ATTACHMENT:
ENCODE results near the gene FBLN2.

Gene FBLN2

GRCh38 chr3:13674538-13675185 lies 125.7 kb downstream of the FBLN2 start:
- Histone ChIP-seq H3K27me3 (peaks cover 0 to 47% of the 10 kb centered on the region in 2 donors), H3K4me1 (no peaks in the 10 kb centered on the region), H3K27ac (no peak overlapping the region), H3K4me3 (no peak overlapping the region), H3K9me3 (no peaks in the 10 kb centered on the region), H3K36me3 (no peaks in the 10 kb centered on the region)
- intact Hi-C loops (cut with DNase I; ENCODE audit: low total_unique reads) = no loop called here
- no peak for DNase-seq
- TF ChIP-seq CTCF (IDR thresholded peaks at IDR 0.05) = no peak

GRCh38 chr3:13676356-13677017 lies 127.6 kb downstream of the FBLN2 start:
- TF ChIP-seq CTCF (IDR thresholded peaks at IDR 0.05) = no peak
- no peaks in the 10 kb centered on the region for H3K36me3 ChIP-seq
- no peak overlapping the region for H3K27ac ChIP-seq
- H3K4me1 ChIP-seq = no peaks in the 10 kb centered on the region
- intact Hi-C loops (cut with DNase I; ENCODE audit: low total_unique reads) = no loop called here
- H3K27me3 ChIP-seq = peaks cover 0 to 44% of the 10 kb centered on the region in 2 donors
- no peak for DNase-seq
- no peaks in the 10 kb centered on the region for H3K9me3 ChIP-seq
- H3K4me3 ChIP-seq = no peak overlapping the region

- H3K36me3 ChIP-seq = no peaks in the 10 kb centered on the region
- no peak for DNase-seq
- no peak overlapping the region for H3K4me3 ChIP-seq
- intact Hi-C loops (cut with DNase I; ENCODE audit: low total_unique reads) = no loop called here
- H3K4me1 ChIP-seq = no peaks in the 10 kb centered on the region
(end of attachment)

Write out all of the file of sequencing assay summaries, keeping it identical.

ENCODE results near the gene FBLN2.

Gene FBLN2

GRCh38 chr3:13674538-13675185 lies 125.7 kb downstream of the FBLN2 start:
- Histone ChIP-seq H3K27me3 (peaks cover 0 to 47% of the 10 kb centered on the region in 2 donors), H3K4me1 (no peaks in the 10 kb centered on the region), H3K27ac (no peak overlapping the region), H3K4me3 (no peak overlapping the region), H3K9me3 (no peaks in the 10 kb centered on the region), H3K36me3 (no peaks in the 10 kb centered on the region)
- intact Hi-C loops (cut with DNase I; ENCODE audit: low total_unique reads) = no loop called here
- no peak for DNase-seq
- TF ChIP-seq CTCF (IDR thresholded peaks at IDR 0.05) = no peak

GRCh38 chr3:13676356-13677017 lies 127.6 kb downstream of the FBLN2 start:
- TF ChIP-seq CTCF (IDR thresholded peaks at IDR 0.05) = no peak
- no peaks in the 10 kb centered on the region for H3K36me3 ChIP-seq
- no peak overlapping the region for H3K27ac ChIP-seq
- H3K4me1 ChIP-seq = no peaks in the 10 kb centered on the region
- intact Hi-C loops (cut with DNase I; ENCODE audit: low total_unique reads) = no loop called here
- H3K27me3 ChIP-seq = peaks cover 0 to 44% of the 10 kb centered on the region in 2 donors
- no peak for DNase-seq
- no peaks in the 10 kb centered on the region for H3K9me3 ChIP-seq
- H3K4me3 ChIP-seq = no peak overlapping the region

- H3K36me3 ChIP-seq = no peaks in the 10 kb centered on the region
- no peak for DNase-seq
- no peak overlapping the region for H3K4me3 ChIP-seq
- intact Hi-C loops (cut with DNase I; ENCODE audit: low total_unique reads) = no loop called here
- H3K4me1 ChIP-seq = no peaks in the 10 kb centered on the region